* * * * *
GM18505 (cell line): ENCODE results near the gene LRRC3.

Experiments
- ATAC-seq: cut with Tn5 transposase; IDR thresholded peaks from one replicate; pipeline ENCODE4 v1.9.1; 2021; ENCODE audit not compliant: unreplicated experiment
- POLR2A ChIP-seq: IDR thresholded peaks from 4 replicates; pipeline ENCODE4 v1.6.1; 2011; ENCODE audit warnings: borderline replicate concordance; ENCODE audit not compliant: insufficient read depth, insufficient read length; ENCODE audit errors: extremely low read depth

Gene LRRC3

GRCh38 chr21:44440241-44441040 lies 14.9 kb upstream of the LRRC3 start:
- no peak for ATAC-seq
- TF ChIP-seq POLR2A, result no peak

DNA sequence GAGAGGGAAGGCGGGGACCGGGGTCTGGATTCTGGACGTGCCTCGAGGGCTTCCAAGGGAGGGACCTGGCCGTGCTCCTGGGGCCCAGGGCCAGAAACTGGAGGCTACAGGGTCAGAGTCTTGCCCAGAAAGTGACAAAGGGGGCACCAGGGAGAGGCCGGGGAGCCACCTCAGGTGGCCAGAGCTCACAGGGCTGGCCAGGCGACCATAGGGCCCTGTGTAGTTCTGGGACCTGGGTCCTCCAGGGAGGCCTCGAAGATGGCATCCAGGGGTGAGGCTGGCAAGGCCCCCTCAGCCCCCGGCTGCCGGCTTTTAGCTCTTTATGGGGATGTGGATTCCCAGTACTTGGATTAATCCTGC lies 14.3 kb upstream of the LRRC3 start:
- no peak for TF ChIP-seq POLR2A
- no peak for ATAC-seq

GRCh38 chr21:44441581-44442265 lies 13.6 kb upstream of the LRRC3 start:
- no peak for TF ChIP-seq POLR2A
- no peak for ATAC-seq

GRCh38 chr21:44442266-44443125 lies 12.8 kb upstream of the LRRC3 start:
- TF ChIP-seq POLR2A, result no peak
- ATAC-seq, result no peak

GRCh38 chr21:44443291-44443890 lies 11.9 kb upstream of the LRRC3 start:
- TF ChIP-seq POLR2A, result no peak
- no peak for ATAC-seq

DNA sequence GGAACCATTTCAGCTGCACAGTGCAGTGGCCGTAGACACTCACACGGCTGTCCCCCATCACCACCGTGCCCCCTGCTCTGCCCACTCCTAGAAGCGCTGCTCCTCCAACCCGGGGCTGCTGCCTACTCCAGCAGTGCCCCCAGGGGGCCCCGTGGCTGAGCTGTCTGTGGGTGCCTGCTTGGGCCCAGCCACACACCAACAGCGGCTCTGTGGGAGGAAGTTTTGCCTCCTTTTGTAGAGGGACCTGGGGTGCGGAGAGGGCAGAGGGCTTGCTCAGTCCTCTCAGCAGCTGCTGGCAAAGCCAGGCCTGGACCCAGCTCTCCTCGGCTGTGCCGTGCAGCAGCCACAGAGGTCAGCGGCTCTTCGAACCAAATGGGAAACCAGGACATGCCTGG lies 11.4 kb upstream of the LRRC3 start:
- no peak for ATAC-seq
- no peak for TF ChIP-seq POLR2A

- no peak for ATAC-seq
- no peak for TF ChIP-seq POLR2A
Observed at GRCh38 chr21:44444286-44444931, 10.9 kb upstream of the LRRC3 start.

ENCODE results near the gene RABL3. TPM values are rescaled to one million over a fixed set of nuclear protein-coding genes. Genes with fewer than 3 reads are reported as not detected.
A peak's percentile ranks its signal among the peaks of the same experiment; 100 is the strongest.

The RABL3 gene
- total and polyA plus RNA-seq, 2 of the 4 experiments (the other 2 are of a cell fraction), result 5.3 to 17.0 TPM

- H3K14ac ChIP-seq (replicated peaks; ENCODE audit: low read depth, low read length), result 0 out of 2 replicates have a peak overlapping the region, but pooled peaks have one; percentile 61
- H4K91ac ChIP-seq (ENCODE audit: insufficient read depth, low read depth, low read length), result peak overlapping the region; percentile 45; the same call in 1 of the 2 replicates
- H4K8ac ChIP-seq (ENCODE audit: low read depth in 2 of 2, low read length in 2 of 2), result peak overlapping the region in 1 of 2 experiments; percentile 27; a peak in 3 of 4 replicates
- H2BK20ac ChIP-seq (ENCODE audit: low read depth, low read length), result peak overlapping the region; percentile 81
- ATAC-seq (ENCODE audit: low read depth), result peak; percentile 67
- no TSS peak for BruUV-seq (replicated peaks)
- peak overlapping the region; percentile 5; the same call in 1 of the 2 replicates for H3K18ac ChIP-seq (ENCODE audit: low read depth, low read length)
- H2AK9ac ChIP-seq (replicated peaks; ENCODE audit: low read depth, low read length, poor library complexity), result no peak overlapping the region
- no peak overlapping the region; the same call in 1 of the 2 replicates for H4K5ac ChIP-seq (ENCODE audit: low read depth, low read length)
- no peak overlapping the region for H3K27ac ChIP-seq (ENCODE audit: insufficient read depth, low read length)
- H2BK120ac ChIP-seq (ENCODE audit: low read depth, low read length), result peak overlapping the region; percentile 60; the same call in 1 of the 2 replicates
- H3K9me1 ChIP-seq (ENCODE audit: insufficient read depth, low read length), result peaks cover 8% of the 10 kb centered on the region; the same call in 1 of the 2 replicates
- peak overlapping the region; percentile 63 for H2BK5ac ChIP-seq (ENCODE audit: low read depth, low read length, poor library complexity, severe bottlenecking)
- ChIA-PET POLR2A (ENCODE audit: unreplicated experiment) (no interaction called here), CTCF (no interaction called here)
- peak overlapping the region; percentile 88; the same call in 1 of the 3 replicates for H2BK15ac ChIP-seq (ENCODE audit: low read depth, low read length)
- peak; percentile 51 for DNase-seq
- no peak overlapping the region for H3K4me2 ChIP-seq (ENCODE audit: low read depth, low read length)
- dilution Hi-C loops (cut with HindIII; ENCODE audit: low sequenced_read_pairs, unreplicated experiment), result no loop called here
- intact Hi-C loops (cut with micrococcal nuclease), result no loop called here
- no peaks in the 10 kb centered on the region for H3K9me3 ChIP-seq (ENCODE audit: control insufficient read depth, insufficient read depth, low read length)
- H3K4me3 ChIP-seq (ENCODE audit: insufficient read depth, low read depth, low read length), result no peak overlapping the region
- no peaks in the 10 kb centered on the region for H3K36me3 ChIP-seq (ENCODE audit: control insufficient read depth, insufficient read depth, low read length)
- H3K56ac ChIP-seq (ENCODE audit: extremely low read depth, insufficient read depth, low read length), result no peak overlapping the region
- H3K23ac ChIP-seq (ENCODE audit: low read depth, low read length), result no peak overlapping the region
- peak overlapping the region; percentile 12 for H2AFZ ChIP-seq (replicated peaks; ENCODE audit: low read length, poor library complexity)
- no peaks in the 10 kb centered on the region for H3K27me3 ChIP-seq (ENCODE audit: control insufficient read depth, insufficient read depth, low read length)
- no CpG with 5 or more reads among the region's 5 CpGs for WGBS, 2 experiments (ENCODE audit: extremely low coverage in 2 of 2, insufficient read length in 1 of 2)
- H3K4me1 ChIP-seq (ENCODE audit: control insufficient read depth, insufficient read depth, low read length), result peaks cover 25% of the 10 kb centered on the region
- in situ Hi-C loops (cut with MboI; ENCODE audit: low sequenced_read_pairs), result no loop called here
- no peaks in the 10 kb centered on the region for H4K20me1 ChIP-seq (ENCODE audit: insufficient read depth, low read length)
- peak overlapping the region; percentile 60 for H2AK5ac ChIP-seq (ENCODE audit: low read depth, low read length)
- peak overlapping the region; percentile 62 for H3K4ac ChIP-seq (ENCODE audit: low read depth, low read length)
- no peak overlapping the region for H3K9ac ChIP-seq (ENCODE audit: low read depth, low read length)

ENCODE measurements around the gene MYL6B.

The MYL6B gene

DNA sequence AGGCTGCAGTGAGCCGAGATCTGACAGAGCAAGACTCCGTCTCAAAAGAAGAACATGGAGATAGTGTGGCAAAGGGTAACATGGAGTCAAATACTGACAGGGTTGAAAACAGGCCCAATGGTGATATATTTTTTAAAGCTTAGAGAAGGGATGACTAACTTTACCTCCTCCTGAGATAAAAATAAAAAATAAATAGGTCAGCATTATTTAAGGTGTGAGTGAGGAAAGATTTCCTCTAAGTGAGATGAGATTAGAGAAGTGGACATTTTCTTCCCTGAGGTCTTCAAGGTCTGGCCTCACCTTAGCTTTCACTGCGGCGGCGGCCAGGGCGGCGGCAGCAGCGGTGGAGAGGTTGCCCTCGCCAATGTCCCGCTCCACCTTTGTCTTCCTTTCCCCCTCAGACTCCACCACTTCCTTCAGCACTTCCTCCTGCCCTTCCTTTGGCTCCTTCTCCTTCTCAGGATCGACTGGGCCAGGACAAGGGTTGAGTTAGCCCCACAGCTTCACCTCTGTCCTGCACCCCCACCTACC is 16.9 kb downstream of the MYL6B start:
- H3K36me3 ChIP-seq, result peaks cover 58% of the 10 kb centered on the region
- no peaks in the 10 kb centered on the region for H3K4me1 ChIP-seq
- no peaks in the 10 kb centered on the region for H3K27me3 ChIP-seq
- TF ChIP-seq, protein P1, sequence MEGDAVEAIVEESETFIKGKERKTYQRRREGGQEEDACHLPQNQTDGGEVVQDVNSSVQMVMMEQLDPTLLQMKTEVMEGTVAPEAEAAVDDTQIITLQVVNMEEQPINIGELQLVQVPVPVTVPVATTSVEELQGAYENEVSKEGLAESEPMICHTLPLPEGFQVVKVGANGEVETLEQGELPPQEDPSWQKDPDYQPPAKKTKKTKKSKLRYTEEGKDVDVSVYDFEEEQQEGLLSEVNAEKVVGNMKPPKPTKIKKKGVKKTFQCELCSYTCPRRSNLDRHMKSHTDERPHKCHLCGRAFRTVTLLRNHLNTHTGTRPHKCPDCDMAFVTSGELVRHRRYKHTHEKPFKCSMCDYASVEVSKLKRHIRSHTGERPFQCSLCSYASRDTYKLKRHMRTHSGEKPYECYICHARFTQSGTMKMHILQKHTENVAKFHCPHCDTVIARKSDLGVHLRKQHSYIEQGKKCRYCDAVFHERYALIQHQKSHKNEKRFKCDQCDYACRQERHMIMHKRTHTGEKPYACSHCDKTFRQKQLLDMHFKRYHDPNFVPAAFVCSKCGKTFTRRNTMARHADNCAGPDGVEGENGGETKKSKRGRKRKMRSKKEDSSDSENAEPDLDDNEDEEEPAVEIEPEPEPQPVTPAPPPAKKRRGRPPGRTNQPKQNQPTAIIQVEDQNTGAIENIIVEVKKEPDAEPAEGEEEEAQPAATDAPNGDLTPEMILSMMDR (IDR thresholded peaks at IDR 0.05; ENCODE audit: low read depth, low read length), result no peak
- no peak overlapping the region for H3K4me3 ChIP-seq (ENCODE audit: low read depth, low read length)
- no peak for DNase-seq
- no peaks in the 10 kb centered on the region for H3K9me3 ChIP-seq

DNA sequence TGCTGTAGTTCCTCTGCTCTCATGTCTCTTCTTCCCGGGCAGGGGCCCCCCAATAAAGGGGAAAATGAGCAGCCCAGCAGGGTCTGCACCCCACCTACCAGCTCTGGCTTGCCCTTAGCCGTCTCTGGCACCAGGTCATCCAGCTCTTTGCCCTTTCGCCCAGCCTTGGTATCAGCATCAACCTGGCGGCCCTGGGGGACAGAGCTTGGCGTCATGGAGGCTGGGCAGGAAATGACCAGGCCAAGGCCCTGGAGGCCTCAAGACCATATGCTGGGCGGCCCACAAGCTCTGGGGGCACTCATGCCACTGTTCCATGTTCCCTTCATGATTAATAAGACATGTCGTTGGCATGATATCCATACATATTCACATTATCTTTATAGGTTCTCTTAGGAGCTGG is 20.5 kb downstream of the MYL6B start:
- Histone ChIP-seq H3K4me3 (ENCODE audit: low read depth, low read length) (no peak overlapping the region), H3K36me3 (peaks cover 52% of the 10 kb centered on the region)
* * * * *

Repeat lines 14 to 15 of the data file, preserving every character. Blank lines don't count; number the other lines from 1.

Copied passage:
- no peak for ATAC-seq

GRCh38 chr21:44442266-44443125 lies 12.8 kb upstream of the LRRC3 start: